Brighton Fringe 2018
Do you have an imaginary friend? A little piece of mischief only you can see?
Sophia’s imaginary friend is called Mr. Whatsit. No matter where Sophia finds herself living, he’s always there with a new joke to tell and a new game to play. But when Sophia moves into her new foster home, Mr Whatsit finds himself unimagined! Now Sophia has a new imaginary friend – the glamourous, grown-up Margo. Can Mr. Whatsit’s childish playfulness keep him from being unimagined for good? And with her imaginary friends competing against each other, will Sophia manage to find her forever home?
PaddleBoat Theatre Company present an interactive make-believe tale where the real and imaginary collide, and friends are never far away.
The difference between ages 3 and 8 is massive so discovering a piece of theatre which appeals to pre-k audiences as well as school age children, as well as adults feels a bit like finding the holy grail of family programming. This is the magic of Margo & Mr. Whatsit, combining interactive play, delightful imagery, a creative, multi-faceted set designed for discovery, and a thoughtful, compelling, and emotionally complicated narrative, Margo & Mr. Whatsit tackles the very grown up issues of foster care, adoption, childhood acting out, and the painful letting go of childhood imaginary friends as a part of growing up, in an engaging, age appropriate journey of the imagination.
Sophia and her imaginary friend Mr. Whatsit are inseparable, playing a game of hide and seek and tickle monster as the audience enters the theatre to be witness to the funeral of Mr. Whatsit and the starting transition of young Sophia to her forever home with the aid of the newly arrived invisible maven Margo. As Margo and Mr. Whatsit vie for the attention of Sophia we discover that this latest is Sophia’s fifth home and that her attachment to Mr. Whatsit and the never unpacked contents of her rucksack are due in part to her trust issues with previous homes, each having a flaw and reason for her removal.
Putting aside for a moment the pedantic discussion of the educational and social value of the show, it is just plain fun. Highly imaginative, well scripted, performed with grace, energy, and devoid of any patronizing overtones, Margo & Mr. Whatsit is family friendly entertainment at its finest. Performed with heart and humor, Sophia is the quintessential 8 going on 81/2 year old, and Mr. Whatsit is the best friend we all long to have. Margo has overtones of a modern day Mary Poppins but whose mission isn’t to save Mr. Banks but rather to find Sophia’s forever Mr. Banks. The company has provided plenty of imagination inspiring moments for the wee ones who may not understand the larger context of the show but will none the less thrill to Sophia’s interactive, other-worldly adventures. This is truly a marvel of family fun which a great big heart at center.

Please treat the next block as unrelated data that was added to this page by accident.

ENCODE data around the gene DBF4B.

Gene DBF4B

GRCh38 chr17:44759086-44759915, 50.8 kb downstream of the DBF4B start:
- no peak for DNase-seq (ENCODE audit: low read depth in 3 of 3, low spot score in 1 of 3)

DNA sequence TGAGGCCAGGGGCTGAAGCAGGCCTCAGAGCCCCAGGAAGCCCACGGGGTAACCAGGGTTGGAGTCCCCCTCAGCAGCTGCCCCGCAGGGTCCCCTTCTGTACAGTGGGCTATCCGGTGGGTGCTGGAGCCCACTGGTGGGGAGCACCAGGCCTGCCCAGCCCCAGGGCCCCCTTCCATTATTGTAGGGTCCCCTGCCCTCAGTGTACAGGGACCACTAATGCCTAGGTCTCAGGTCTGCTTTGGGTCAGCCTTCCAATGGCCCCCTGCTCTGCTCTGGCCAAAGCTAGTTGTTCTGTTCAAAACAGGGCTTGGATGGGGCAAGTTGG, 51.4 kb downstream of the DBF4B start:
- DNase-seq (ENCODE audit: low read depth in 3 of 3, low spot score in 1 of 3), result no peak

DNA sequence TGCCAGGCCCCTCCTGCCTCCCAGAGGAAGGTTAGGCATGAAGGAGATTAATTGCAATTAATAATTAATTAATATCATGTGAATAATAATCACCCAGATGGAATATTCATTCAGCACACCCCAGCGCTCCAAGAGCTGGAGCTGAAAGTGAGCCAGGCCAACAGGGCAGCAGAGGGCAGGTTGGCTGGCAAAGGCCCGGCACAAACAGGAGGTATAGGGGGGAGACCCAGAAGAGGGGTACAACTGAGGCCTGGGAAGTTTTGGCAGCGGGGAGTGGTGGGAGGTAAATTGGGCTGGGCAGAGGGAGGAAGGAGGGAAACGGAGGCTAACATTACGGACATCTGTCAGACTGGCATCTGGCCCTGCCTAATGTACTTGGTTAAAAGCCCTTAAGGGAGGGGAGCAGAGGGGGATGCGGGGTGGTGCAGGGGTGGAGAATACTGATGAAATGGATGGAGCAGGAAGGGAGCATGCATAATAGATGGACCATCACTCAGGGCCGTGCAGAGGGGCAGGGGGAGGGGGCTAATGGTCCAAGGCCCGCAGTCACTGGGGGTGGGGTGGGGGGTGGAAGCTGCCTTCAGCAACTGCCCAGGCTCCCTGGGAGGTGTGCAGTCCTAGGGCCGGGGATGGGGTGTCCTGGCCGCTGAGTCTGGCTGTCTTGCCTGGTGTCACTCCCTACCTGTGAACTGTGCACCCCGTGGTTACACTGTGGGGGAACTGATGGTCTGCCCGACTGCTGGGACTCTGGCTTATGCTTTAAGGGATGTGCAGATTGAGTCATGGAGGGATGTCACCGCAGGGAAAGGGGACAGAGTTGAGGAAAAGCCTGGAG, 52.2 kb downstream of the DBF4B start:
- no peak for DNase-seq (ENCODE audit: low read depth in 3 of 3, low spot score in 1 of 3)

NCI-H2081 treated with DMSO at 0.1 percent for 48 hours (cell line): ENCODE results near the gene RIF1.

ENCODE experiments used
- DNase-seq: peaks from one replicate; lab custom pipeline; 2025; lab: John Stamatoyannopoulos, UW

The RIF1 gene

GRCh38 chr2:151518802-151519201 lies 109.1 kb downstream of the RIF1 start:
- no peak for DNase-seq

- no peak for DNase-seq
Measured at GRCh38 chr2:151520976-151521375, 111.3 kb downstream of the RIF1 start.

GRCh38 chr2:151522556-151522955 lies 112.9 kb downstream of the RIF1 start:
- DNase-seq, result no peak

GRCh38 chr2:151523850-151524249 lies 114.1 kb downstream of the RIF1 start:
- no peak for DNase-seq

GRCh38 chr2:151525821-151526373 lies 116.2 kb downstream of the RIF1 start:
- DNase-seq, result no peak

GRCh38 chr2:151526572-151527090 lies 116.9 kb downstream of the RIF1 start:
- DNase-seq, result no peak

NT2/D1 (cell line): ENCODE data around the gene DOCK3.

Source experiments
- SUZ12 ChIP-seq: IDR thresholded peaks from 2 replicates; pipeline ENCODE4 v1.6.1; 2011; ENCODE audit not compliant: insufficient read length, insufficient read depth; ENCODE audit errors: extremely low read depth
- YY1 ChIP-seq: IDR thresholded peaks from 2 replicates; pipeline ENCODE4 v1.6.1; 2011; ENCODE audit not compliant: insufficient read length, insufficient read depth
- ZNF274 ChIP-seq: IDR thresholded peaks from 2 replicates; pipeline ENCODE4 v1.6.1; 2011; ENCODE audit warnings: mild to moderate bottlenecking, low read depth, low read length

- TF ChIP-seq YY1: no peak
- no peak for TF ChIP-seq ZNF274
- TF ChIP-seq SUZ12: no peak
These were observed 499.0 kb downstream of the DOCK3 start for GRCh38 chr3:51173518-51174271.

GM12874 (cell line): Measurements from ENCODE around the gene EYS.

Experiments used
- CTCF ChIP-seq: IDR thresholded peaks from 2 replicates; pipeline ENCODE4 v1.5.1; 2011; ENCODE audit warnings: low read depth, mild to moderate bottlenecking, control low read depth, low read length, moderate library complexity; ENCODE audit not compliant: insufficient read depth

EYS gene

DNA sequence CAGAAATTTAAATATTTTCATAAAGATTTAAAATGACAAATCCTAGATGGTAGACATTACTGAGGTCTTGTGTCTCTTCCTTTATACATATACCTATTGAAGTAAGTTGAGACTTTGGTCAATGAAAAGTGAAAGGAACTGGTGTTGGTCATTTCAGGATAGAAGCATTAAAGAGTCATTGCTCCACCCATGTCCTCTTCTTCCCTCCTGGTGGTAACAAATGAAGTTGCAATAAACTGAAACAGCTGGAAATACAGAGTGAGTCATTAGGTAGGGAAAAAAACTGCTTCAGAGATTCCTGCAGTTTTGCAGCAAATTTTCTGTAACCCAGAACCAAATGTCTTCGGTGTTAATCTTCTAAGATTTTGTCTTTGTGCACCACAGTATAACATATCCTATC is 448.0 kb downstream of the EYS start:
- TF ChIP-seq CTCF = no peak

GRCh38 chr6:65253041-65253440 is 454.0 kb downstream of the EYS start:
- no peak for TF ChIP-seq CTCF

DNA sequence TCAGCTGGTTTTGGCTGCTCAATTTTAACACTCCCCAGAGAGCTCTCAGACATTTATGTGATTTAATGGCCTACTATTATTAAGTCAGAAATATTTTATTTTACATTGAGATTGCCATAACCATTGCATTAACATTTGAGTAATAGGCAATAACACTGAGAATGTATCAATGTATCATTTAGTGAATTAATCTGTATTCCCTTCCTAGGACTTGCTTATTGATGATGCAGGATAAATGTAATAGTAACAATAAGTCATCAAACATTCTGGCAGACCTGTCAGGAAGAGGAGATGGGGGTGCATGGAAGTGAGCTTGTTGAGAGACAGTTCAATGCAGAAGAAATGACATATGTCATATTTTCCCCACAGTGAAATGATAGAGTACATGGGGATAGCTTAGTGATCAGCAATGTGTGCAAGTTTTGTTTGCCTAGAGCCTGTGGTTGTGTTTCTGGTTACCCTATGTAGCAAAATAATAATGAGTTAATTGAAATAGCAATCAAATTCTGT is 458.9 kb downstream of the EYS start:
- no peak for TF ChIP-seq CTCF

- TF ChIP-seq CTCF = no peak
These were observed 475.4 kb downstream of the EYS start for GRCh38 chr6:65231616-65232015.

Paddleboat Theatre has a clearly well-developed understanding of children’s developmental stages, tackling complex issues such of Sophia’s compulsive lying and lashing out with a gentle but intelligent narrative which breeds empathy and understanding not only of the what, but of the why, and the how to change, but unlike many other children’s programs about reform and redemption, Sophia isn’t asked to be perfect, just to be better.
There is much to recommend this production from the wonderful, imaginative bedroom set with surprises in every drawer, which transports Sophia to foreign lands, undersea adventures, and even outer space, but also the thoughtful storytelling which makes the world of the foster care child accessible, even tackling the many defense mechanisms and anxieties experienced by our young heroine. I was reminded of the 80s movie Drop Dead Fred, about overcoming childhood abuse with the help of her imaginary friend, who represented all the coping mechanisms, one of my favorite movies as an adult. Unlike the ill-fated 80s film which was mistakenly billed as a kid’s movie, Margo & Mr. Whatsit knows well their target audience and hits all the right emotional notes, and this reviewer found herself repeatedly wiping a sole tear from her eye watching Sophia struggle to cope in a world in which she neither felt secure nor understood, and as she shared her imaginary friends with other children in search of a forever home. I do believe this production to be practically perfect in every way.